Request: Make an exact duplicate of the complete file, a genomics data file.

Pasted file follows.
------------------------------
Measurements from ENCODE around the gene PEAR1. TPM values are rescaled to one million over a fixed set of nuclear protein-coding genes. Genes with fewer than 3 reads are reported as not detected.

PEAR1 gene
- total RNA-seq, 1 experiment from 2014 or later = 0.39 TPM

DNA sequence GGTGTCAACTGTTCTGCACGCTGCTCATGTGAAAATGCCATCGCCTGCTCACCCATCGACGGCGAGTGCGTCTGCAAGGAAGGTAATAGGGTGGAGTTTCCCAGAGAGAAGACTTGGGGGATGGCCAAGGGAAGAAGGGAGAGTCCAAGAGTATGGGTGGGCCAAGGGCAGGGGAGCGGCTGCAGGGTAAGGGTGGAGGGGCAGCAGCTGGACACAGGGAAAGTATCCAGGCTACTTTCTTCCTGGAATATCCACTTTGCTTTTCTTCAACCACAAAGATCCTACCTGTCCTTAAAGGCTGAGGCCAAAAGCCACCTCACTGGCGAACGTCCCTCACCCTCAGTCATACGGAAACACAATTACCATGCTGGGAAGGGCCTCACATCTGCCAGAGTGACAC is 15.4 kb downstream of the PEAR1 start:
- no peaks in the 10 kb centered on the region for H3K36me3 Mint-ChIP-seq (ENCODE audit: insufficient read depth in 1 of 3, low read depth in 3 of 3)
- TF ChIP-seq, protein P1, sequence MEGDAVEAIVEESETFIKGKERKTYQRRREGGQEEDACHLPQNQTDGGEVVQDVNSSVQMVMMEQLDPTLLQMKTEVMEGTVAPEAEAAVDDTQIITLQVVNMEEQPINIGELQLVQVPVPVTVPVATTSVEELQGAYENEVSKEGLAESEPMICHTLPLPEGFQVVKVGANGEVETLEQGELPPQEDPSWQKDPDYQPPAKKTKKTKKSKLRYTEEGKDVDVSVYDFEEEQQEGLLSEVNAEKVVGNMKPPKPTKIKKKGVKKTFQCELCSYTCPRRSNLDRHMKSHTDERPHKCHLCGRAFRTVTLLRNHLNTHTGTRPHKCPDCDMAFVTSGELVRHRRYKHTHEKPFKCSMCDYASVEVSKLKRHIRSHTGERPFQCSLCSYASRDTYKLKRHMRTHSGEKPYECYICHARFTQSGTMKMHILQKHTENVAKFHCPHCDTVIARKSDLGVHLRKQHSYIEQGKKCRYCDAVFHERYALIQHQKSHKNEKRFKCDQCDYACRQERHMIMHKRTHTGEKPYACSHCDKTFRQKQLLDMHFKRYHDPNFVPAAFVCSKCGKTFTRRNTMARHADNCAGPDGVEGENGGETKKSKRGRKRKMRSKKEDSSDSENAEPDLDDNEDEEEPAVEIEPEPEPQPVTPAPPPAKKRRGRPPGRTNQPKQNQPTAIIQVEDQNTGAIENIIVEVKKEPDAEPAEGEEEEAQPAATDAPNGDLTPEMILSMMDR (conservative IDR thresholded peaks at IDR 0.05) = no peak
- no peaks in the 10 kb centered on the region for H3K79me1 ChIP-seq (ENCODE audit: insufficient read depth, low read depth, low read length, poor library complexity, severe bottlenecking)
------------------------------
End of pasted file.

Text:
Measurements from ENCODE around the gene PEAR1. TPM values are rescaled to one million over a fixed set of nuclear protein-coding genes. Genes with fewer than 3 reads are reported as not detected.

PEAR1 gene
- total RNA-seq, 1 experiment from 2014 or later = 0.39 TPM

DNA sequence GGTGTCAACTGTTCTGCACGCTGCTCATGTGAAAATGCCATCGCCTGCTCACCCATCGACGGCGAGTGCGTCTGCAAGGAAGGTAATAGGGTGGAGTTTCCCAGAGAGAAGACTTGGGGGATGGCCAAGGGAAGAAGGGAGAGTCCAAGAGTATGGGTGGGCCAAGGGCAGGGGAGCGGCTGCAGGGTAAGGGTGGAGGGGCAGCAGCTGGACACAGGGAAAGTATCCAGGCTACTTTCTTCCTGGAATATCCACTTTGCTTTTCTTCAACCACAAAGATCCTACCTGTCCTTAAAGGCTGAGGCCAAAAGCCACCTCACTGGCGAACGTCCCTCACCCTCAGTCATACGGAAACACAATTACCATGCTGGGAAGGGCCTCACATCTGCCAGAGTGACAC is 15.4 kb downstream of the PEAR1 start:
- no peaks in the 10 kb centered on the region for H3K36me3 Mint-ChIP-seq (ENCODE audit: insufficient read depth in 1 of 3, low read depth in 3 of 3)
- TF ChIP-seq, protein P1, sequence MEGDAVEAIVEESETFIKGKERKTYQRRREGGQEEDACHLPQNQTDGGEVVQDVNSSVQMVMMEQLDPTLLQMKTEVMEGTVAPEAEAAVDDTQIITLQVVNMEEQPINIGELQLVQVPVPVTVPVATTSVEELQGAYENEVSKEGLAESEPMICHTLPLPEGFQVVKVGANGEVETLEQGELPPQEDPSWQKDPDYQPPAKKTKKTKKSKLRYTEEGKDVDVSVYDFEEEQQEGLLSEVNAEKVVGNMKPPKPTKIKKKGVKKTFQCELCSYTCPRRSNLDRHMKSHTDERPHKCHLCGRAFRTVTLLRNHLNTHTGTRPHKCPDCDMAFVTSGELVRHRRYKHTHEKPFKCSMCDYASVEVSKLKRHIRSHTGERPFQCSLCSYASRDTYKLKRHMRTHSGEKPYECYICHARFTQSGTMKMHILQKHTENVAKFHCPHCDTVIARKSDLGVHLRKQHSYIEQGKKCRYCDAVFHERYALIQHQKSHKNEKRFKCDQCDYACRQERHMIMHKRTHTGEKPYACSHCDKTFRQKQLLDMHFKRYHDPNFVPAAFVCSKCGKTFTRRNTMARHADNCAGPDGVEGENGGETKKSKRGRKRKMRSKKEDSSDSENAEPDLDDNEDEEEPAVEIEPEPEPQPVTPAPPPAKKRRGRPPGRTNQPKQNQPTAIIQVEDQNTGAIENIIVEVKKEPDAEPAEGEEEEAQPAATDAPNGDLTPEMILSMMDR (conservative IDR thresholded peaks at IDR 0.05) = no peak
- no peaks in the 10 kb centered on the region for H3K79me1 ChIP-seq (ENCODE audit: insufficient read depth, low read depth, low read length, poor library complexity, severe bottlenecking)